A patient at the dermatology clinic at Salford Royal with Dr Elise Kleyn

Psoriasis research brings good news on risk of infection

Researchers have found no increased risk of serious infection when comparing biologic and non-biologic psoriasis treatments.

Psoriasis is a common skin condition affecting up to 3% of the population of the United Kingdom and Ireland. Although there is currently no cure for psoriasis, many people can live well with psoriasis if they have the right treatment and advice.

Moderate to severe psoriasis is increasingly managed by biologic, immune-modulating therapies. Sometimes patients have side-effects from biologics and one of the reasons for them discontinuing treatment is infection. Some of these infections can be serious, and associated with severe illness or even death. Patients and their doctors are often concerned about this risk, leading to the avoidance of what could potentially be life-changing treatment.

Keen to investigate the risk of serious infections, dermatology researchers from the NIHR Manchester BRC set out to determine whether three of the recommended biologic therapies (etanercept, adalimumab or ustekinumab) for psoriasis elevate the risk of serious infection above that for non-biologic, conventional tablet treatments.

The research team based at Salford Royal NHS Foundation Trust and The University of Manchester used a large, national, prospective psoriasis registry – the British Association of Dermatologists Biologic Interventions Register (BADBIR) for the study.  In total, more than 9,000 patients were assessed in different groups depending on their biologic or non-biologic treatment, making it the largest study of its kind. The team analysed baseline and follow-up information from patients on the register, which included specific information about serious infections.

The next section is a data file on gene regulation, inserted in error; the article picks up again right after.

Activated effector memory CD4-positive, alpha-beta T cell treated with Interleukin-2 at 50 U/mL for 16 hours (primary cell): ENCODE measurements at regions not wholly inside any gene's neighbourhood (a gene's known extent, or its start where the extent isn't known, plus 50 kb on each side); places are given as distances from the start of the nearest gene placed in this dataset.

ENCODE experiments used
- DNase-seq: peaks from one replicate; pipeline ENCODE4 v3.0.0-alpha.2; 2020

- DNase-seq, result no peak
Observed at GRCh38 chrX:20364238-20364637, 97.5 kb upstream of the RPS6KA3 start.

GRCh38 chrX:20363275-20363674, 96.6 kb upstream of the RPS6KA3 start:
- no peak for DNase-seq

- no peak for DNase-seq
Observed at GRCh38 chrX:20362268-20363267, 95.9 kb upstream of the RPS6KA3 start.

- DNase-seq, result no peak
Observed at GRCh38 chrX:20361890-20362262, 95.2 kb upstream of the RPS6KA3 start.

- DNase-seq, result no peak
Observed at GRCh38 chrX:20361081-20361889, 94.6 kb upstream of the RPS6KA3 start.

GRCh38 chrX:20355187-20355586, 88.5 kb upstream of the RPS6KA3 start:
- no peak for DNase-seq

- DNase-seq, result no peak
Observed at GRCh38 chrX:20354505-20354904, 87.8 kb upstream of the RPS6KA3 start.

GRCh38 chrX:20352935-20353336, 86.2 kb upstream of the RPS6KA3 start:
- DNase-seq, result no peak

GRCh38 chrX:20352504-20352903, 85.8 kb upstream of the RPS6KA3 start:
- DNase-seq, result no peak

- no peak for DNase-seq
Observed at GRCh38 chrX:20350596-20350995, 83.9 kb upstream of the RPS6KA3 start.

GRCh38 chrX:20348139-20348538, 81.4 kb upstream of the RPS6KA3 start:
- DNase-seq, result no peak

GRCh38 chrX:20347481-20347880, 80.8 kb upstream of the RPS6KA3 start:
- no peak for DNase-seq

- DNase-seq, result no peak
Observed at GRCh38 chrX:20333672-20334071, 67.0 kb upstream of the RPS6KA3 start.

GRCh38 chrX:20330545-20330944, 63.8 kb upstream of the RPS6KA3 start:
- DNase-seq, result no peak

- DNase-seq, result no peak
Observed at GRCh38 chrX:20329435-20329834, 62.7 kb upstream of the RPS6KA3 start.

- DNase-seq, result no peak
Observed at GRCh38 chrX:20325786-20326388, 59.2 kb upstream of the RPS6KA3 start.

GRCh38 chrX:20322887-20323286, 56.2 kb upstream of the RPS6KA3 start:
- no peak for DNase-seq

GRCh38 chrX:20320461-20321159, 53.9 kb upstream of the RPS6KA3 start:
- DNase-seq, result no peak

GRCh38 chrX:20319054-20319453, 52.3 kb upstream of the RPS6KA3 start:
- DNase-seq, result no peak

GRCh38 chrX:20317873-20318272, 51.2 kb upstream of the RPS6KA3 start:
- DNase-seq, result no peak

The findings, published in the Journal of Investigative Dermatology, found no significant increases in the risk of serious infection for the three biologic therapies as compared to non-biologic therapies. This means the risk of serious infection should not be a primary concern for patients and clinicians when deciding between these treatments or non-biologic treatment.

Dr Zenas Yiu, NIHR Doctoral Research Fellow, said: “Our research reinforces the British Association for Dermatologists guideline for biologic therapies in psoriasis. There is often a perception that less effective treatments, such as etanercept (a second-line biologic), may have a lower risk of serious infection than other more effective biologics. We have shown that all three recommended biologics carry no significant increase in risk of serious infection over traditional tablet treatments. Patients can be reassured that choosing a more effective treatment for their psoriasis does not expose them to a higher risk of getting serious infections. ”

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